(3) That is not what I said. I said that the Goddess cultures existed from about 40,000 BC until around 1500 BC and starting about 10,000 years ago, male dominated cultures began to wage war against them for their spoils, to gain land, livestock, slaves and to extend the power of their Gods. The conversion from a world dominated by Goddess cultures to one dominated by God cultures was drawn out over a very long period of time; probably close to 8,000 years. This period of conversion to male gods ended about 1500 BC with the collapse of the last Goddess culture (the Minoans) on the Isle of Crete.

(4) Because many anthropologist suggest that Goddess cultures began 40,000 years ago, way before recorded history, their beginning is a source for speculation.

In response to Joel's last comment: I agree that patriarchy will conquer matriarchy in our current or in a future world as it did in history. Might wins even if it is not right. But hopefully the message I delivered at the end was not lost: our fullest human potential will be found when men and women learn how to come together blending their feminine and masculine powers in peace, harmony and respect. Without this hope, we are left in a world created by the patriarchy of endless wars, endless suffering, endless loss and misery into the unforeseeable future.

Thanks....L Challis

joel said...

Forgive me if I'm still skeptical of a theoretical matriarchy. Squaws tortured captives and female Russian troops were feared during WW2. If something excites the "mother grizzly" in a woman, you'd better watch out.

Challis said...

It is difficult for most males to accept domination by females because domination requires force. With men being bigger and could that happen? I too, don't think domination by females through force could happen. However, I do think that men, especially in more primitive cultures, could give women the power to rule their communities out of reverence and awe for their life creating abilities. I do think this happened. Women did not rule through domination but through consensus.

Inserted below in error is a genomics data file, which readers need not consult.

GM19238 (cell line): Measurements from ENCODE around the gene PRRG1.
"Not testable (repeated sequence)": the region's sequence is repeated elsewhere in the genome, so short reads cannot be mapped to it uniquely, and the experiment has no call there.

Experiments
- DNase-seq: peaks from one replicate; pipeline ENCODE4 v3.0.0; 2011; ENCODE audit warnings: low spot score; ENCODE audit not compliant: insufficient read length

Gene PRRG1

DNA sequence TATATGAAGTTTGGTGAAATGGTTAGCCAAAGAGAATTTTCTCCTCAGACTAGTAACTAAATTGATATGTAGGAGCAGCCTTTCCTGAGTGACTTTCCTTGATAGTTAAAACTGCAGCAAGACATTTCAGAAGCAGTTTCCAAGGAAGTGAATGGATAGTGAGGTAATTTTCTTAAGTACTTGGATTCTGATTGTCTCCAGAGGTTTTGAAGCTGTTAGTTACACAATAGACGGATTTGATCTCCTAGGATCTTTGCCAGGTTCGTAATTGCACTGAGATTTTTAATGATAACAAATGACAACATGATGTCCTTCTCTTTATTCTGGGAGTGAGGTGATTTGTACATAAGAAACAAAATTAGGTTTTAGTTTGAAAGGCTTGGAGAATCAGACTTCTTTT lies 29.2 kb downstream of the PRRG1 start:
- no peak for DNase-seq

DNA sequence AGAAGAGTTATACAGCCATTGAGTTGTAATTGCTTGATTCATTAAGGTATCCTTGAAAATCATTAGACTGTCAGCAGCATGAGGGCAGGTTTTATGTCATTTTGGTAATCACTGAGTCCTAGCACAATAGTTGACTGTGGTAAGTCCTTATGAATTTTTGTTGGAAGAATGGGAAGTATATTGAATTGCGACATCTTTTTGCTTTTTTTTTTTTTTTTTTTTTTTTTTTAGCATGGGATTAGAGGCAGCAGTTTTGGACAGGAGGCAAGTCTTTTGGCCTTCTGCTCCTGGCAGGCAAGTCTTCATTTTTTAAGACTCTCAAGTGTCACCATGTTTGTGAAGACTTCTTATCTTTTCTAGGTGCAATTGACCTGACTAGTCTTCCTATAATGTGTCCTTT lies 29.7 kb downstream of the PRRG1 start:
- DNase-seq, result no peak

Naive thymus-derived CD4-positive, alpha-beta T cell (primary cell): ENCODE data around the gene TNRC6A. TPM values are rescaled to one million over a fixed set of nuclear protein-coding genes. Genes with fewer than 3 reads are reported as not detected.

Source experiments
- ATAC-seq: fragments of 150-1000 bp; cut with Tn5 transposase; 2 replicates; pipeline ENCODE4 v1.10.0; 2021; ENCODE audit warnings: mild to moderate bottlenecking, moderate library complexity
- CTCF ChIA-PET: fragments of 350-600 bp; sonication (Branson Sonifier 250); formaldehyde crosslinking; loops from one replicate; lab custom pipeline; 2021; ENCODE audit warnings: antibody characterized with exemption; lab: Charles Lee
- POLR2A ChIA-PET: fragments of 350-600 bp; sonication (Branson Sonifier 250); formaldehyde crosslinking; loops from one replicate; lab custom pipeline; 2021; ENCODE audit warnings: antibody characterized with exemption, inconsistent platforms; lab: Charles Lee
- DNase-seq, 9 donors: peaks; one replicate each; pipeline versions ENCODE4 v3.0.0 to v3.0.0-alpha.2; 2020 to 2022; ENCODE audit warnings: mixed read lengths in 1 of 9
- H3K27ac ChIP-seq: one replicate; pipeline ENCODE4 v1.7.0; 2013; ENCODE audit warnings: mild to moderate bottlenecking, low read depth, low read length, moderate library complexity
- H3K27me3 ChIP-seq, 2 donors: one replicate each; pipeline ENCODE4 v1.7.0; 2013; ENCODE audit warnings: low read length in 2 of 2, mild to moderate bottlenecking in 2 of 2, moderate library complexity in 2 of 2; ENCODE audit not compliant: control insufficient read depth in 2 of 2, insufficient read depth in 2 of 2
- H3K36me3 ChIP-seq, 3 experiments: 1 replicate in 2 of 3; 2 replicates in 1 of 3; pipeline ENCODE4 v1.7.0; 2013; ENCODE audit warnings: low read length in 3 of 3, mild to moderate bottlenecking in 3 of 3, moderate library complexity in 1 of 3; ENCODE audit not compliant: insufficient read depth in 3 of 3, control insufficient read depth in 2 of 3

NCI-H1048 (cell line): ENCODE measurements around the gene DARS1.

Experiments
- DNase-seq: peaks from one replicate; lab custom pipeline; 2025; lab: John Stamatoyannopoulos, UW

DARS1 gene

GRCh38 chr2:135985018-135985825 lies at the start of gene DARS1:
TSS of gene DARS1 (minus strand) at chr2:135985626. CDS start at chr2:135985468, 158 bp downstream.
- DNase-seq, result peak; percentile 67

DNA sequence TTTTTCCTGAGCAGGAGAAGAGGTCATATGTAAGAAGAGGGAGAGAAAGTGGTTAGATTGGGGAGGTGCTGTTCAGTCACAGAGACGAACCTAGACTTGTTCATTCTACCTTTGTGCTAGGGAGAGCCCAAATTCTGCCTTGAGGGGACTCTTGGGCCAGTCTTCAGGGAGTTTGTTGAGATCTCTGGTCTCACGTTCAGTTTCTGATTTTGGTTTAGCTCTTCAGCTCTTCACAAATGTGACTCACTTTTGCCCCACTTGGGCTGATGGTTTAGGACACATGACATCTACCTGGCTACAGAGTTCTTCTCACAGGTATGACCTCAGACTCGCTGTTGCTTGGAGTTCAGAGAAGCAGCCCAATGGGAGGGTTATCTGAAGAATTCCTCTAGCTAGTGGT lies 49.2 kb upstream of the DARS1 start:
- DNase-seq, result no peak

Your examples of how ferocious women can be does not reflect the feminine's greatest strength which is to nurture and to protect life even at the cost of her own. Challis

joel said...

Challis said: But hopefully the message I delivered at the end was not lost: our fullest human potential will be found when men and women learn how to come together blending their feminine and masculine powers in peace, harmony and respect.

Joel responds: I agree, but in the real world it will take our patriarchal efforts to bring women in Islamist countries to the point where this "blending" is possible. Before 9/11 a feminist friend of mine sent me a petition sponsored by an international group of scientists to the Taliban government of Afghanistan asking that women be allowed to dispense with their burkas. I signed a petition just to make her happy. Now some of the bravest liberated women in Afghanistan are being taught to run schools and hospitals, and fire weapons for self defense with the help of U.S. troops. Ironically, these women are the ones still wearing burkas in order to protect their identities from the Taliban.

Challis said...

Great comment Joel,

Another way to view the petition prepared by a group of scientists to advance the rights of Islamic women is that in doing so this group accessed their inner sense of doing what is in the highest good for all which is a typical feminine quality. Could it be this international group of scientists were primarily female? The masculine value would be to do that which advances one's self and protects one's power. In this case, I see an integration and assertion of feminine values within these scientists which has the potential to create a bridge to a better world. After all, women should be allowed to run schools and hospitals, and fight for their freedom and dignity. It helps create a better world and unleashes more of the feminine influence and power that men have been suppressing for thousands of years.